For the past decade or so, Electronic Health Records have seen a significant rise in adoption in the US and – to a lesser extend – abroad. One of the often cited barriers to faster adoption is a reluctance on the part of the clinical staff to use such systems, embrace them, and do many of the tasks previously completed by an army of helpers themselves. Reviewing a few notes and flow sheets on a readily accessible computer is one thing – entering and signing orders, sifting through selection lists and dealing with many pop-up warnings and electronic signatures are perceived to be a hassle and constitute barriers to adoption.
Recently, Apple released the iPad in the US and much has been written about its promise in the clinical space. For the first time in a while, the community is excited about a new form factor tablet. While the tablet concept is not new, the iPad offers lighter weight, presumably fits into a lab coat pocket, a long enough battery life, and an easy to use multi-touch user interface – not to mention the cool factor that come with Apple.
Clinicians all over the place are giving it a try – running web-based EMR applications on it, using the Citrix Receiver to run full Windows-based clients or entire Windows desktops on it etc. EMR vendors are using the APIs to write iPad friendly versions of their software. So, what stands in the way of wider and faster EMR adoption? Well, it’s not that easy.
Fellow bloggers on these pages have written about the consumerization of IT and Bring Your Own Computer (BYOC) program in which end users de-couple themselves from rigid corporate IT standards and are therefore happier and more productive at work.
CMIOs these days have to worry about regulatory compliance: HIPAA, and the recently introduced HITECH provisions, which require them to notify patients and the government of privacy breaches concerning unsecured personal health information.
The majority of disclosed privacy breaches today actually fall into the category of security breaches. Under HIPAA/HITECH, the organization is exempt from the reporting requirement if the security breach concerns devices or networks on which the data is encrypted in a FIPS 140-2 and NIST 800-111 compliant manner.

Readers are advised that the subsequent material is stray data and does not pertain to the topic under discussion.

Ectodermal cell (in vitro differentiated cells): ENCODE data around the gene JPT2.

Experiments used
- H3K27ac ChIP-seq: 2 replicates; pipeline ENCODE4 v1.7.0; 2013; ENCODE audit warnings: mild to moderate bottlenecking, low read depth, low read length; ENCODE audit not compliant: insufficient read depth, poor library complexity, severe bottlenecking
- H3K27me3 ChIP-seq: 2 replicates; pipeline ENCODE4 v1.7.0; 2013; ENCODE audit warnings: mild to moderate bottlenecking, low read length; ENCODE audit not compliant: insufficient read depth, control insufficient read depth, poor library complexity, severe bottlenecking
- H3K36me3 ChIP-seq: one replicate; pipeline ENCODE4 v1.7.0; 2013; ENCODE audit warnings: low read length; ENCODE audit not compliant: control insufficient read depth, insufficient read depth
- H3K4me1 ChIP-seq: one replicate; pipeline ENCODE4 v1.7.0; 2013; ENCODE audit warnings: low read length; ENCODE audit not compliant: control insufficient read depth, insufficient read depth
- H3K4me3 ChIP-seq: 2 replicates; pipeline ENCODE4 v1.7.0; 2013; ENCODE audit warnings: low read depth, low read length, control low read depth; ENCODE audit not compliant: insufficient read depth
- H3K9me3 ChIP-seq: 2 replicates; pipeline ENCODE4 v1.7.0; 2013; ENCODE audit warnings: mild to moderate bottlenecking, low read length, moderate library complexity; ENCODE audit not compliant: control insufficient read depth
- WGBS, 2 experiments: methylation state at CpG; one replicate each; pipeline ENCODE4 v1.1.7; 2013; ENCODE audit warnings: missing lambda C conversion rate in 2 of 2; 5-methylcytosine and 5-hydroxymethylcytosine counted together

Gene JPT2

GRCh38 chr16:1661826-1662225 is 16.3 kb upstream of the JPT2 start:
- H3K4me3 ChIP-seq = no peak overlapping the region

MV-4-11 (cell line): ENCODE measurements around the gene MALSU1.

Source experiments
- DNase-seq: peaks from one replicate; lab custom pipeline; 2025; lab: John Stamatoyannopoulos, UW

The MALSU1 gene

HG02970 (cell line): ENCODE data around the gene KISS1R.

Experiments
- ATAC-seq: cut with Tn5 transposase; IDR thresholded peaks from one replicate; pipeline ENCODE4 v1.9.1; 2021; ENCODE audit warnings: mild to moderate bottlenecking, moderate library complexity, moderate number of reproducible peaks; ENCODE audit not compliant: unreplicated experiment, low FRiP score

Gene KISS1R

Trouble is, while many systems in the chain between the data center and the end-user can be configured to be compliant with such standards, many of the very popular end points are not. The iPad (to the best of my knowledge) is inherently not FIPS 140-2 compliant and I am not sure if Apple is aware that this consumer-targeted device is already making major inroads into the corporate IT market. (note that the lack of FIPS compliance does not constitute a barrier towards HIPAA or HITECH compliance – it just means that a loss of a device very likely leads to having to report such loss to patients and the secretary of HHS)
It’s a real dilemma as CMIOs must decide whether they like to increase adoption by adapting a liberal policy towards user managed devices or insist on the use of issued IT-managed devices with which a reasonable effort towards achieving the HITECH safe harbor can be made. It’s a bit of a catch-22 situation, which re-emphasizes my previous points of carefully assessing user requirements, end-point, application delivery and other factors while planning for an EMR rollout. Which way do you sway? What has been your experience?

twitter: @florianbecker
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